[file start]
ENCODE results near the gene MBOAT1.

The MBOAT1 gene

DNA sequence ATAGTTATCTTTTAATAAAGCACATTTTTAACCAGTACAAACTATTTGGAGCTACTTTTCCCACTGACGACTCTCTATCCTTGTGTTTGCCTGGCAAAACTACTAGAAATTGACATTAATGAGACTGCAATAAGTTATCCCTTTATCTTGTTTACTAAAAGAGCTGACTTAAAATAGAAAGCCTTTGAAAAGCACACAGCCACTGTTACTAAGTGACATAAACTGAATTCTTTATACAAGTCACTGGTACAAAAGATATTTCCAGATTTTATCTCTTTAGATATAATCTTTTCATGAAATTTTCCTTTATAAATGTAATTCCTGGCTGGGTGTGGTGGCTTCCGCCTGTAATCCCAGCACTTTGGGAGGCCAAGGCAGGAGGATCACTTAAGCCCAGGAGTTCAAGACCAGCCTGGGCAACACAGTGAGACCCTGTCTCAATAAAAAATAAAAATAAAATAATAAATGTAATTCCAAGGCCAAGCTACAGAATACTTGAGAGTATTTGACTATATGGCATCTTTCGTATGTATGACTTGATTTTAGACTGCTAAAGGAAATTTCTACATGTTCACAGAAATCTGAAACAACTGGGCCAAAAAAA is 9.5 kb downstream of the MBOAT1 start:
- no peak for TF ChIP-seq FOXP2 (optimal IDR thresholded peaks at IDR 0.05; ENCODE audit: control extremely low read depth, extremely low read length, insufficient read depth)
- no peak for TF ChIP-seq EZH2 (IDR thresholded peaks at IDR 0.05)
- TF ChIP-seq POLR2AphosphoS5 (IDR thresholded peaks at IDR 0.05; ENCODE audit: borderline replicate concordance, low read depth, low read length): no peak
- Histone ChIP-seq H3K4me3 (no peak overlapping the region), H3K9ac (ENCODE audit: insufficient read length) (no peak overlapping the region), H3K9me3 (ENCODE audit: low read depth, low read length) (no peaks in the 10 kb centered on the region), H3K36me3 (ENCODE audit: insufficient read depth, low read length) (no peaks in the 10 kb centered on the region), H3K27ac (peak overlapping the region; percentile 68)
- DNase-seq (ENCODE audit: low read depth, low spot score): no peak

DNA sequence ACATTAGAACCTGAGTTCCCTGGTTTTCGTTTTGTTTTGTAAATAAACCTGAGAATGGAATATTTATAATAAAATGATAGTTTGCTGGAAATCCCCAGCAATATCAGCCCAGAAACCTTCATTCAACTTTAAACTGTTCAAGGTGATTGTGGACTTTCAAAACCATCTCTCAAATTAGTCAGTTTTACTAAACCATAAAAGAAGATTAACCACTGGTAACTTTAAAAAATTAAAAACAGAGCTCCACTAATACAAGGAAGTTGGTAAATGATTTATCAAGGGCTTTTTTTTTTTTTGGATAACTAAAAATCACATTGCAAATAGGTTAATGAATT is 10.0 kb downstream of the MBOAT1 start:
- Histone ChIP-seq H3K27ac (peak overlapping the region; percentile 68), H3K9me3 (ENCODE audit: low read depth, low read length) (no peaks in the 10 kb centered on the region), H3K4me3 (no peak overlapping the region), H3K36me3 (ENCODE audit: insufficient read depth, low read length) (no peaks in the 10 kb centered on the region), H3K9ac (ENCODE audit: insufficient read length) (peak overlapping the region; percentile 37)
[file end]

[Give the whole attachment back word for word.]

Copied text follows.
ENCODE results near the gene MBOAT1.

The MBOAT1 gene

DNA sequence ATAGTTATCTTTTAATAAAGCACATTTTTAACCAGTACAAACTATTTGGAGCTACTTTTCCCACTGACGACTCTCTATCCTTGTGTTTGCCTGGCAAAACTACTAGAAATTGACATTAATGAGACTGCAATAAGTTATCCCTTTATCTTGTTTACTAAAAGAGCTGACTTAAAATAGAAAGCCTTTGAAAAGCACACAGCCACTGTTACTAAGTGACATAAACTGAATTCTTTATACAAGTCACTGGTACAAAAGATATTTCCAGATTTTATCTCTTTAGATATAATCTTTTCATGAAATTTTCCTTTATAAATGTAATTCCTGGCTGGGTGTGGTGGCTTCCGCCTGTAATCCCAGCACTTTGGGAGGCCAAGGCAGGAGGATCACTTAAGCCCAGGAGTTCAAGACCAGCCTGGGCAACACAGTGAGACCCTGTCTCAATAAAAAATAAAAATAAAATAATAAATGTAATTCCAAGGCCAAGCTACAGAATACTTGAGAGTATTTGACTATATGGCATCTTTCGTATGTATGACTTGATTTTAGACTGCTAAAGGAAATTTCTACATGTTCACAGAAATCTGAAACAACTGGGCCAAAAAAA is 9.5 kb downstream of the MBOAT1 start:
- no peak for TF ChIP-seq FOXP2 (optimal IDR thresholded peaks at IDR 0.05; ENCODE audit: control extremely low read depth, extremely low read length, insufficient read depth)
- no peak for TF ChIP-seq EZH2 (IDR thresholded peaks at IDR 0.05)
- TF ChIP-seq POLR2AphosphoS5 (IDR thresholded peaks at IDR 0.05; ENCODE audit: borderline replicate concordance, low read depth, low read length): no peak
- Histone ChIP-seq H3K4me3 (no peak overlapping the region), H3K9ac (ENCODE audit: insufficient read length) (no peak overlapping the region), H3K9me3 (ENCODE audit: low read depth, low read length) (no peaks in the 10 kb centered on the region), H3K36me3 (ENCODE audit: insufficient read depth, low read length) (no peaks in the 10 kb centered on the region), H3K27ac (peak overlapping the region; percentile 68)
- DNase-seq (ENCODE audit: low read depth, low spot score): no peak

DNA sequence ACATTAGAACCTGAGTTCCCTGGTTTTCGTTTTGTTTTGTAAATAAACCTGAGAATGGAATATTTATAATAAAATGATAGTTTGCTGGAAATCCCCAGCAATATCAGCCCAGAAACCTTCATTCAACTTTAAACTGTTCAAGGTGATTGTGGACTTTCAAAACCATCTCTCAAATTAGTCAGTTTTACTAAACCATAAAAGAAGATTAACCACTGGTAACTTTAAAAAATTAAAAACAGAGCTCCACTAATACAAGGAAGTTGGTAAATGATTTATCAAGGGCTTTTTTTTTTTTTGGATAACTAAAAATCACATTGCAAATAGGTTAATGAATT is 10.0 kb downstream of the MBOAT1 start:
- Histone ChIP-seq H3K27ac (peak overlapping the region; percentile 68), H3K9me3 (ENCODE audit: low read depth, low read length) (no peaks in the 10 kb centered on the region), H3K4me3 (no peak overlapping the region), H3K36me3 (ENCODE audit: insufficient read depth, low read length) (no peaks in the 10 kb centered on the region), H3K9ac (ENCODE audit: insufficient read length) (peak overlapping the region; percentile 37)